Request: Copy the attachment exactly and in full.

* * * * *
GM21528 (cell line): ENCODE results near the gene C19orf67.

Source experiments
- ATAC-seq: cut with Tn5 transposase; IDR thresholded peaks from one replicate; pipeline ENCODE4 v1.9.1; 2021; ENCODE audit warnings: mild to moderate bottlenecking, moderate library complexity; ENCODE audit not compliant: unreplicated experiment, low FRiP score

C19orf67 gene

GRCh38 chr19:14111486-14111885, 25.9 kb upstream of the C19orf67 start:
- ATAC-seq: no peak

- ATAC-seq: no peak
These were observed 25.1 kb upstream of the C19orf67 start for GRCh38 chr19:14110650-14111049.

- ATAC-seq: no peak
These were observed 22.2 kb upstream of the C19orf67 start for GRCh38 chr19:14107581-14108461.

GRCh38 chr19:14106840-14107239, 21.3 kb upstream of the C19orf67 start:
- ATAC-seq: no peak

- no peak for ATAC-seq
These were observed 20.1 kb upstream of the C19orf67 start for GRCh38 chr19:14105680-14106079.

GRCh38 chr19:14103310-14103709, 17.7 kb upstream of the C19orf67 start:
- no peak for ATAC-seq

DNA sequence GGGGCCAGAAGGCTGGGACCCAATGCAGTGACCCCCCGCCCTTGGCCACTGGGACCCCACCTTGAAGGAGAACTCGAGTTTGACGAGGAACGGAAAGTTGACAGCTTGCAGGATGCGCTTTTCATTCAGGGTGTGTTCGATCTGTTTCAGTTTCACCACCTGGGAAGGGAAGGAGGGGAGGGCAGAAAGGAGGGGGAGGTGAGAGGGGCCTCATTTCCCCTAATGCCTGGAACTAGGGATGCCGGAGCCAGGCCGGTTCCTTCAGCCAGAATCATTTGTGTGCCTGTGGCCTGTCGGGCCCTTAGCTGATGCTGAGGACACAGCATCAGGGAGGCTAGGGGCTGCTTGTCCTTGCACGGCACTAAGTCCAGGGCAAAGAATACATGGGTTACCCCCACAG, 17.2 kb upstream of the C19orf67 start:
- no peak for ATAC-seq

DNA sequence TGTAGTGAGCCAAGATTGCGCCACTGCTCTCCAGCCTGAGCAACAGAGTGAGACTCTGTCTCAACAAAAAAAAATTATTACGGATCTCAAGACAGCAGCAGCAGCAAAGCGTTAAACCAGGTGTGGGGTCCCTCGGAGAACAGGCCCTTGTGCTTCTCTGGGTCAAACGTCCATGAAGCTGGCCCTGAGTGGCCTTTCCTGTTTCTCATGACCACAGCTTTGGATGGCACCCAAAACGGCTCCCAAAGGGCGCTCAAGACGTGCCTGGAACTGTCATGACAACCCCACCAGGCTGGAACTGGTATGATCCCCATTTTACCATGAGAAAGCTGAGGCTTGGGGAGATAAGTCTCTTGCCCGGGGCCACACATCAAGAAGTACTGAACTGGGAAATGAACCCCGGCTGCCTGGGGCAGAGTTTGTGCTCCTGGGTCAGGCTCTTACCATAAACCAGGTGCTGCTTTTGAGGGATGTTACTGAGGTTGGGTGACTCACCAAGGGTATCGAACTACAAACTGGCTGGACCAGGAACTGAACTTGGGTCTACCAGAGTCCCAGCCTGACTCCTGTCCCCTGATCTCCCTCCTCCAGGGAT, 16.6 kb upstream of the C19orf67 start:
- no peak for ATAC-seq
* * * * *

GM21528 (cell line): ENCODE results near the gene C19orf67.

Source experiments
- ATAC-seq: cut with Tn5 transposase; IDR thresholded peaks from one replicate; pipeline ENCODE4 v1.9.1; 2021; ENCODE audit warnings: mild to moderate bottlenecking, moderate library complexity; ENCODE audit not compliant: unreplicated experiment, low FRiP score

C19orf67 gene

GRCh38 chr19:14111486-14111885, 25.9 kb upstream of the C19orf67 start:
- ATAC-seq: no peak

- ATAC-seq: no peak
These were observed 25.1 kb upstream of the C19orf67 start for GRCh38 chr19:14110650-14111049.

- ATAC-seq: no peak
These were observed 22.2 kb upstream of the C19orf67 start for GRCh38 chr19:14107581-14108461.

GRCh38 chr19:14106840-14107239, 21.3 kb upstream of the C19orf67 start:
- ATAC-seq: no peak

- no peak for ATAC-seq
These were observed 20.1 kb upstream of the C19orf67 start for GRCh38 chr19:14105680-14106079.

GRCh38 chr19:14103310-14103709, 17.7 kb upstream of the C19orf67 start:
- no peak for ATAC-seq

DNA sequence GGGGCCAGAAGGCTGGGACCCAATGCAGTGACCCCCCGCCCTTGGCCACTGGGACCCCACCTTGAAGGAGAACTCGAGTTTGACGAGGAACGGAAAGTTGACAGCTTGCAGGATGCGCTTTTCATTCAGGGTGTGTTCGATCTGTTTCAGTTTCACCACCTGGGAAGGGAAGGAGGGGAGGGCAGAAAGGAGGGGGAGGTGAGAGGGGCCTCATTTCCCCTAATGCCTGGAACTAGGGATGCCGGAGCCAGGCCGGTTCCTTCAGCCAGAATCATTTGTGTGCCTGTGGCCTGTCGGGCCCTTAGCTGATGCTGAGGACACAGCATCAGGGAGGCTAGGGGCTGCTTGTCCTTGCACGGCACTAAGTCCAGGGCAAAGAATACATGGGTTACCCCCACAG, 17.2 kb upstream of the C19orf67 start:
- no peak for ATAC-seq

DNA sequence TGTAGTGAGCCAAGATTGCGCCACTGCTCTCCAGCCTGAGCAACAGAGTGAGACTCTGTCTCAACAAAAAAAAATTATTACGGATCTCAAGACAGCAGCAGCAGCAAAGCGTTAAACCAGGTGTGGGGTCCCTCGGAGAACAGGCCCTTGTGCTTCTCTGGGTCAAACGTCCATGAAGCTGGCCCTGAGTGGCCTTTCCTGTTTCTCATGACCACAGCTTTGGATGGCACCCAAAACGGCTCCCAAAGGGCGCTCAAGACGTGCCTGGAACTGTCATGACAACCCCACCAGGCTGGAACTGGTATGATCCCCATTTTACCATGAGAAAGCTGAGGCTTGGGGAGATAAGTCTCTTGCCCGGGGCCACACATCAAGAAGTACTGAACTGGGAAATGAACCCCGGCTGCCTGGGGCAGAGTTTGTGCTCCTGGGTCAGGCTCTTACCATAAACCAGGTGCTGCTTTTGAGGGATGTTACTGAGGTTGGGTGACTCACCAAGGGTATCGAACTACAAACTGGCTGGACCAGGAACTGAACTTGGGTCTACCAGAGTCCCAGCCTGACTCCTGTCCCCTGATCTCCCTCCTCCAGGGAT, 16.6 kb upstream of the C19orf67 start:
- no peak for ATAC-seq